I remember it like yesterday..
About 6-7 weeks ago I’m sitting at my desk, headphones on, Spotify playlist blasting, putting in work on the current task at hand. I get to a point where I feel like a mini break is warranted and decide to relax a bit, sinking into my chair and mentally preparing myself to go full on into daydream mode. However, right before I get the chance to picture myself on a foreign beach, drinking margaritas out of umbrella decorated coconuts, something catches my eye…
Sitting on a shelf behind the neighboring desk to mine, there is a fairly large box with “Levitron Lamp” in bold print, accompanied by a photograph of a lamp underneath … I think. Why the uncertainty? Because according to the picture I’m now staring at, the lamp’s shade that sits on top, actually doesn’t “sit” at all, but FLOATS. Yes.. I’m sure now. There is definitely a minimum of 1-1.5 inch of space between the lamp’s shade and its base, with nothing connecting the two..
W. T. F. ?
See, working at UG for about a year and a half now, I’ve grown accustomed to expecting the unexpected when it comes to the products we carry. Time and time again, I find myself floored by the level of creativity and innovation applied. So much so, that I’ve made myself a permanent resident in the Merchants’ area of our office so I can scope out the samples of potential new products as they come in. (Marketing team, I promise I love you guys.. but yes, I have something on the side with the merchants.) Needless to say, this just became another time to add to that list of ‘time and time again’ I mentioned earlier.
*Pauses music. Snatches off headphones. “KATIE.. What.. is… that?!”. *
Katie (UncommonGoods Associate Buyer and my desk neighbor) informs me more about the newly received lamp and confirms that it purportedly does have floating pieces incorporated, although no one has yet to see it with their own eyes. Then after a brief pause, she adds…
I have to assume that because someone out there took the time to mass manufacture, officially name, professionally package, and ship this product to our office, there is some truth about what it claims to do. However, I’m suspicious about how well it will work and for how long. My past experiences from life teach that often, things like these don’t stick around for very long, once out of the box and put to continuous use (and of course, that doesn’t fly at UG). That said, I’m predicting ‘oohs’ and ‘ahhs’ for a short-lived amount of time before it becomes a has been.
Setting up the lamp is fairly simple, just pay close attention to the directions, because between the different parts to the lamp and the various laws of science at play, there’s a chance of some confusion if you do not. Take it from me–I admit, at first I quickly threw the directions right to the side and had at it.
STEP ONE Use the directions to identify all the pieces.
You see that first picture on the left up there? Take a real good look at it. It identifies all the pieces you will need to put the floating lamp into play and gives you the ABCs of what goes where, when, and why. You will see later that this is very key to this whole operation.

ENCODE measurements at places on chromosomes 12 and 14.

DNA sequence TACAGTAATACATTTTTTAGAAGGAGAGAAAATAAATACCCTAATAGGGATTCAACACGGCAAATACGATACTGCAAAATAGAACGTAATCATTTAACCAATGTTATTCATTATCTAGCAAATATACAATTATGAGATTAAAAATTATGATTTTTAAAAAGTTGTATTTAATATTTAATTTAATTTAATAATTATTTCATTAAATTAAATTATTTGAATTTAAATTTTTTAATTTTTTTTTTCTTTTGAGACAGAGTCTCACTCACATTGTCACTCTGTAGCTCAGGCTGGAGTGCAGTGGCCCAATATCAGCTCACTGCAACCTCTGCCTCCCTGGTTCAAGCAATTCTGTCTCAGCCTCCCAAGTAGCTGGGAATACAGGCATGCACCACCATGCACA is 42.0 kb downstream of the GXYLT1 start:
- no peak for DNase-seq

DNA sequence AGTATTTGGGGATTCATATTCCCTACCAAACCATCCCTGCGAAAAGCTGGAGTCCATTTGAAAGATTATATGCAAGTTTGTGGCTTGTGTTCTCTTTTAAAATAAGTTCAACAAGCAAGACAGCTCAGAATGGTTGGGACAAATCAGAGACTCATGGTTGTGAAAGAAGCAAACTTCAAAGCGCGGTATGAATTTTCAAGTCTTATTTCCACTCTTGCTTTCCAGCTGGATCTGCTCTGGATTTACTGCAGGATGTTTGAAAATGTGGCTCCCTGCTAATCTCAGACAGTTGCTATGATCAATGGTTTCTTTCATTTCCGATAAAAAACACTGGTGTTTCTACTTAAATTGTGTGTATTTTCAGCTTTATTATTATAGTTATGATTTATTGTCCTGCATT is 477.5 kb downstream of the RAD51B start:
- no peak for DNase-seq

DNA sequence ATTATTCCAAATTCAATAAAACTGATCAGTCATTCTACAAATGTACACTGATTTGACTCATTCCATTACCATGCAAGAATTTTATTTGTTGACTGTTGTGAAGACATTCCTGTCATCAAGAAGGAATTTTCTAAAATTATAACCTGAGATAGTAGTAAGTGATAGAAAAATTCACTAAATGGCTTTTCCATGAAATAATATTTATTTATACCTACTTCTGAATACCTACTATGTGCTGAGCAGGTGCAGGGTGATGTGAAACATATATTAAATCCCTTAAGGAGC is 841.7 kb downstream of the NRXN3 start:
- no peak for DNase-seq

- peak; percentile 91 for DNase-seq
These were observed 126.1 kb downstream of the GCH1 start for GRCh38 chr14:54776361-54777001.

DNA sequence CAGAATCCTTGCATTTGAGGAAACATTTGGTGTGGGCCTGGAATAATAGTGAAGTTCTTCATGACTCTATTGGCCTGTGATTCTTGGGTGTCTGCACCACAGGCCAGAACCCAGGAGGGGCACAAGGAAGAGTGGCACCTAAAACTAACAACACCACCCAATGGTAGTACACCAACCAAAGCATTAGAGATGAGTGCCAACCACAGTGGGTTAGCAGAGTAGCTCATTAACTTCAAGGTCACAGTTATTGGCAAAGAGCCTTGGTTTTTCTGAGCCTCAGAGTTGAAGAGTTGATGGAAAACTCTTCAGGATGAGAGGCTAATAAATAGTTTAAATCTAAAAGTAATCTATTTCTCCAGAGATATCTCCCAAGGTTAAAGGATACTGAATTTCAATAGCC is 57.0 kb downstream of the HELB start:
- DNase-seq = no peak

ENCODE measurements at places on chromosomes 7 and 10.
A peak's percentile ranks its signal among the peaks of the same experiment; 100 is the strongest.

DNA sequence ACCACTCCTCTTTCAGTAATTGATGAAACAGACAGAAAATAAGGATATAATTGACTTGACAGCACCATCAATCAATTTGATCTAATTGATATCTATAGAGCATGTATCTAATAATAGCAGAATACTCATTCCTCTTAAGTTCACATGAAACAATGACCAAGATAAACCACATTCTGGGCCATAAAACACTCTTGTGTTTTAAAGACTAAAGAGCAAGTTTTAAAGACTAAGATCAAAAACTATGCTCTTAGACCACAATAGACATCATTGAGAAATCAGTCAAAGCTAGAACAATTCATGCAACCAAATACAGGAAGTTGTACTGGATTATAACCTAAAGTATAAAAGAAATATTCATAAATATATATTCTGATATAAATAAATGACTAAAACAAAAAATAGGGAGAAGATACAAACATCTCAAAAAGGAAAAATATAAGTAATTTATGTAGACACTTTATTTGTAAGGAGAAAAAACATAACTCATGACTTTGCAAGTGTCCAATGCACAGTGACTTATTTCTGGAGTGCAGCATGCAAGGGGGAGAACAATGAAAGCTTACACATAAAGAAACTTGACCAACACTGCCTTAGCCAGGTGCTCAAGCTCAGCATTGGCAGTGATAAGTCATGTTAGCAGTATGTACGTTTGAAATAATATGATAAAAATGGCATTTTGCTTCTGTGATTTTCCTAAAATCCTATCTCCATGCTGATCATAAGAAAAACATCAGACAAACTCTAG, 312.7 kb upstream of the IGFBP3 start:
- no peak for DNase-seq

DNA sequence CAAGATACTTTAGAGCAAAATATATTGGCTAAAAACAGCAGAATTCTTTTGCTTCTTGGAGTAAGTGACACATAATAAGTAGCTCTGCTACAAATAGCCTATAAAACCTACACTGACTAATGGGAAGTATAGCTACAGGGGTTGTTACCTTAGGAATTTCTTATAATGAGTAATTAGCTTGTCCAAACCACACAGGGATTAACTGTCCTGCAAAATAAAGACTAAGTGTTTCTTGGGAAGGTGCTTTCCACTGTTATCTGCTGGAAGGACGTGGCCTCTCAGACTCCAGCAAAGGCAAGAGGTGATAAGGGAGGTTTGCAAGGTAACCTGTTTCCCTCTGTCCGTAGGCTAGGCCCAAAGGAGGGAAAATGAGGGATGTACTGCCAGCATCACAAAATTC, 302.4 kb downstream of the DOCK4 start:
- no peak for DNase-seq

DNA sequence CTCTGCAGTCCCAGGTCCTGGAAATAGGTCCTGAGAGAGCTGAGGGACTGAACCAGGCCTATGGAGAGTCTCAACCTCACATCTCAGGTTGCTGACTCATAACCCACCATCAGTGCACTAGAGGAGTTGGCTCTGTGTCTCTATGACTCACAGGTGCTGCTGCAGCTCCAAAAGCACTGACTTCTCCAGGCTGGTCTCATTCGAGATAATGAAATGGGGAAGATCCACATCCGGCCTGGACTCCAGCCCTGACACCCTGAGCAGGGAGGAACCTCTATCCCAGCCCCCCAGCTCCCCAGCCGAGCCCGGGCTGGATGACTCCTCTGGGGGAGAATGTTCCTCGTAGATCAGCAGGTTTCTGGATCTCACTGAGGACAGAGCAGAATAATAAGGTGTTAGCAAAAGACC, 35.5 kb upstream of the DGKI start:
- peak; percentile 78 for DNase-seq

STEP TWO Read the directions thoroughly.
By now you get the point. Directions = good.
STEP THREE Find desired location for lamp and plug it in.
You will want to do this. Trust me. You will see why.. eh, I’ll just tell you now. Once setup is complete, you will not want to A. Unplug it (unless you want to practice setting it up all over again), because the way it floats is due to electromagnetism. That’s short for ‘no electricity, no magnetism.’ B. Even if you do not need to unplug your lamp, sliding or carrying it will require very slow movement. The lamp’s magnetic field is easily thrown off balance (causing the shade to fall off) when knocked too hard.
STEP FOUR This is where you get your David Blaine on and make some magic happen.
Grab the clear plastic disc and find the side that has a tiny peg poking out from the center of it. Then look at the top of the lamp’s base and find the little hole at the center of that. Once found, place the clear plastic disc, peg side facing down, on top of base’s center and slide it around until the peg falls into the little hole, securing the disc in place.
Now grab your black cylinder/tube/thingamajig. Notice one end will have a thick border and the other end will not. Place the end that doesn’t have the thick border into your clear plastic disc. (You will know you’ve done it correctly because it also will slide securely into place.) At this point, find your little hockey-puck-looking magnet, hold it over the top of the cylinder as if you’re going to drop it in and take a trip down memory lane to junior high science class. If you feel that the magnet is trying to run away from the cylinder’s opening, that means it is repelling and you need to flip the magnet over for the side we need to work with. If there is no repelling, then we’re good to continue.